Wanted a power/speed combo guy and he should have a good year in Cincinnati.


Round 5, Pick 64 -Stephen Strasburg, P (ADP 61)


Looks healthy this Spring and even 25-30 starts brings value.


Round 6, Pick 87 – Gary Sanchez, C (ADP 55)


This is a one Catcher format and Realmuto went five picks earlier. Couldn’t pass up the power potential.


Round 7, Pick 94 – Edwin Encarnacion , 1B (ADP 128)


A definite reach but he’s hit 30+ HR’s for 7 consecutive seasons  and all the top tier 1B were already gone.


Round 8, Pick 117 – Sean Doolittle, P (ADP 110)


The Closer run began in Rounds 5 & 6, so it was time and he was the best on the board at this point.


Round 9, Pick 124 – Yoan Moncada, 2B (ADP 155)


Another reach, but I like his upside…and he’ll add 3B eligibility.


Round 10, Pick 147 – Shane Bieber, P (ADP 149)


Decided to add a 3rd SP here instead of a 3B, as the pitching pool was getting thin


At this point, the original strategy was almost in place…the Ducks had a 1B, 2B, SS, C, 2 OF, 3 SP & 1 Closer.


Round 11, Pick 154 – Eduardo Escobar, 3B (ADP 173)


Needed to fill this position and he also qualifies at SS.


Round 12, Pick 177 – Marcus Semien, SS (ADP 220)


Seems significantly underrated at this ADP. Was a 4.3 WAR player in 2018 with 89 Runs, 15 HR’s, 70 RBI’s and 14 SB’s.



Round 13, Pick 184 – Brandon Nimmo, OF (ADP 173)


Seems like a steal in the spot, as he’ll bat lead-off for an improved Met offense.


Round 14, Pick 207 – Archie Bradley, P (ADP 209)


I’m not a believer in Greg Holland, so the Ducks are counting on Saves from the guy with the great beard.


Round 15, Pick 214 – Joe Musgrove (ADP 218)


Health is the question, but I like his stuff.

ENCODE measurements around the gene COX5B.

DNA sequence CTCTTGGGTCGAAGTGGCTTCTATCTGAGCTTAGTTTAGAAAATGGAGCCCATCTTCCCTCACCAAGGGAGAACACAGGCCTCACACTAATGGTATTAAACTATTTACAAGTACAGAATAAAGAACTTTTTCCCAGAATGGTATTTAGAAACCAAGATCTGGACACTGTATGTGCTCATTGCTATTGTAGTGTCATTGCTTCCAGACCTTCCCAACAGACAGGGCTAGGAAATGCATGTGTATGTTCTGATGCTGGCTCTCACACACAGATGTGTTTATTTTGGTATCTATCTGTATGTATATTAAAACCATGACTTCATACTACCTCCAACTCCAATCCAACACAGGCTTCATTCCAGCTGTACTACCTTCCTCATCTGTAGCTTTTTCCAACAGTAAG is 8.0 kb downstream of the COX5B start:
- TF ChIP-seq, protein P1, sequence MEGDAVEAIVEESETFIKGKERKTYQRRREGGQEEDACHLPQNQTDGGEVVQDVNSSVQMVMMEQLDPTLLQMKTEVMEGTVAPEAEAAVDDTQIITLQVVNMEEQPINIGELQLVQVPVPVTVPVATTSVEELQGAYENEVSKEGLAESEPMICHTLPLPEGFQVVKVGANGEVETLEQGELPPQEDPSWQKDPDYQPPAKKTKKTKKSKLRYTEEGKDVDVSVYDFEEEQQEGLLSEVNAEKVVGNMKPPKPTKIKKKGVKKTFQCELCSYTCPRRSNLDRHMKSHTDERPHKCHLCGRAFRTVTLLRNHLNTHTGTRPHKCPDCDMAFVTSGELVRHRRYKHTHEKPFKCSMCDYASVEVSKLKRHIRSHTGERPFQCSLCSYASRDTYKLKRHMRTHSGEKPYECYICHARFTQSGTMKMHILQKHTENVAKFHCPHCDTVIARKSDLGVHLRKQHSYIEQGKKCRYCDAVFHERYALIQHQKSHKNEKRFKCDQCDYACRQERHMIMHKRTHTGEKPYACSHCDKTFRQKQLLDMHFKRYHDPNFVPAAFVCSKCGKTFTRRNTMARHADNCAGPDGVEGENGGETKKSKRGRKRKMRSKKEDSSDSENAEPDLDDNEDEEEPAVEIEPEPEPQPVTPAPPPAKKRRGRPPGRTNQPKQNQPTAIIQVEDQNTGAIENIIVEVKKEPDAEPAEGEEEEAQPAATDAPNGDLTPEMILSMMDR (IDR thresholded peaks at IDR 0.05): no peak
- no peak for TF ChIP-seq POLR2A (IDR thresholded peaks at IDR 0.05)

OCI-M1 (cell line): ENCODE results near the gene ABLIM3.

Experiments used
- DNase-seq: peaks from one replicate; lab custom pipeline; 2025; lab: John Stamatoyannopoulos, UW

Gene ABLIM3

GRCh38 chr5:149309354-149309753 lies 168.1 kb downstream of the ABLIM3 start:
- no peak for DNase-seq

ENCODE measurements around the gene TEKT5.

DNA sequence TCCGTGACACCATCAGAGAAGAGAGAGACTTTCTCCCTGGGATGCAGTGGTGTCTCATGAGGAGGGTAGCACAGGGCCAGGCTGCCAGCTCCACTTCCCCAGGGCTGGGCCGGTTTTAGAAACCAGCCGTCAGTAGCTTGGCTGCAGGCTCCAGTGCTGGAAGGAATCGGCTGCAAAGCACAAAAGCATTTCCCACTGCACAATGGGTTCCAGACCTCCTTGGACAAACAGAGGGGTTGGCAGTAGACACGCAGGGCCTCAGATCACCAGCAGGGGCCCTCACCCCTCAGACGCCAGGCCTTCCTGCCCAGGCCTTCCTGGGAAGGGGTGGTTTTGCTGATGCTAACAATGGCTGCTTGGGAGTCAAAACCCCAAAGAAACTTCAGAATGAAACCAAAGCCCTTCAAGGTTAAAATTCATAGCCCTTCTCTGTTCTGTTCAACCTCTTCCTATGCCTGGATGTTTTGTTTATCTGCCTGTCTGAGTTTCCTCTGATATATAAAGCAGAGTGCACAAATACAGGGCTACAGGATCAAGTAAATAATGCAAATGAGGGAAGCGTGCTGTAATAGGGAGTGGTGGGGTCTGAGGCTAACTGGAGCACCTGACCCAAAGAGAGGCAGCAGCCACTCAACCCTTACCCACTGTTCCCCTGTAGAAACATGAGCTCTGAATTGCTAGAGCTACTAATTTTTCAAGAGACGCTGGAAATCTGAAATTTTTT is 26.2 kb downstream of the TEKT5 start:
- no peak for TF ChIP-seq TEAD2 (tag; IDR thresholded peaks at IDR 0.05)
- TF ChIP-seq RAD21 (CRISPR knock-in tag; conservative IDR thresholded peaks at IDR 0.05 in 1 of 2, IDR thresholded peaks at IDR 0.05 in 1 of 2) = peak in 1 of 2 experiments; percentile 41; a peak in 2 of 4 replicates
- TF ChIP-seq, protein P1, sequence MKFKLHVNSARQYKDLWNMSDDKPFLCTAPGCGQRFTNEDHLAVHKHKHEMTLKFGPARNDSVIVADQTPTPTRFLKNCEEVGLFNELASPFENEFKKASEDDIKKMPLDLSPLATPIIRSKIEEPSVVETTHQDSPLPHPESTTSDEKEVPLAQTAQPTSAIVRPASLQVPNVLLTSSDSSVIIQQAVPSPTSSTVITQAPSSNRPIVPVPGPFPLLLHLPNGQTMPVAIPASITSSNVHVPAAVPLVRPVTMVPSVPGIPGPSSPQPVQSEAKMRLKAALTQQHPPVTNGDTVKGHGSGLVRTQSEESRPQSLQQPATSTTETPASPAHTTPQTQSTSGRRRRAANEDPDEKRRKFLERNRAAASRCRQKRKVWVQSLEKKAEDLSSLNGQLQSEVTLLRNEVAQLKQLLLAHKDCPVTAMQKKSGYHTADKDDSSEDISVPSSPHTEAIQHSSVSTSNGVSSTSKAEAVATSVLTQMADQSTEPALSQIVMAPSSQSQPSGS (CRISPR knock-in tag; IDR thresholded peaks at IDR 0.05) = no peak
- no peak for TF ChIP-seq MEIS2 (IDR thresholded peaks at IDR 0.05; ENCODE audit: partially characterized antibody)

Round 16, Pick 237 – Steven Souza, OF (ADP 319)


In 2017, he had 30 HR’s & 16 SB’s…and he’s still under 30.


Round 17, Pick 244 – Michael Wacha, P  (ADP 279)


Another hurler coming back from injury…rolling the dice.


Round 18, Pick 267 – Corbin Burnes, P (ADP 316)


Somebody has to be the Brewers 5th SP.


Round 19, Pick 274 – Brandon Belt, 1B  (ADP 383)


Overlooked by everyone, he should produce 4th tier 1B value…maybe about $15 in Roto


Round 20, Pick 297 – Enrique “Kiki” Hernandez, SS (ADP 314)


Qualifies at three positions and hit 21 HR’s last season.


Round 21, Pick 304 – Kelvin Herrera, P (ADP 389)


It seems unlikely that the White Sox paid him $18 Million to set-up Alex Colome.


Round 22, Pick 327 – Brandon Woodruff, P (ADP 342)


Corbin Burnes insurance.


Round 23, Pick 334 – Steven Duggar, OF (ADP 558)


The first of three reserve spots, this is a total flier…could lead-off for the Giants or at AAA.


Round 24, Pick 357 – Alex Gordon (ADP 582)


No excuse…must have had a flashback to 2012.


Round 25, Pick 364 – Matt Strahm, 3B (ADP 376)


Can the Padres turn him into a SP?


Starting next week, our squads get to play on the field instead of on paper. The really good news is that I don’t have to do this for another year. Best of luck in your Draft.